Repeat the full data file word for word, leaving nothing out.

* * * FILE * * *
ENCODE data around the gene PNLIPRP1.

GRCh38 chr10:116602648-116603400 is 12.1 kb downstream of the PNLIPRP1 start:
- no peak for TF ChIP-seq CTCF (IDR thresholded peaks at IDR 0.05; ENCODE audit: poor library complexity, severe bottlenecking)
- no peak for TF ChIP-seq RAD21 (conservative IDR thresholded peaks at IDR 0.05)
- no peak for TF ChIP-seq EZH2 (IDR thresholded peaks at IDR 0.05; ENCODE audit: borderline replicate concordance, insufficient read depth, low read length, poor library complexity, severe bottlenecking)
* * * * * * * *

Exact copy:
ENCODE data around the gene PNLIPRP1.

GRCh38 chr10:116602648-116603400 is 12.1 kb downstream of the PNLIPRP1 start:
- no peak for TF ChIP-seq CTCF (IDR thresholded peaks at IDR 0.05; ENCODE audit: poor library complexity, severe bottlenecking)
- no peak for TF ChIP-seq RAD21 (conservative IDR thresholded peaks at IDR 0.05)
- no peak for TF ChIP-seq EZH2 (IDR thresholded peaks at IDR 0.05; ENCODE audit: borderline replicate concordance, insufficient read depth, low read length, poor library complexity, severe bottlenecking)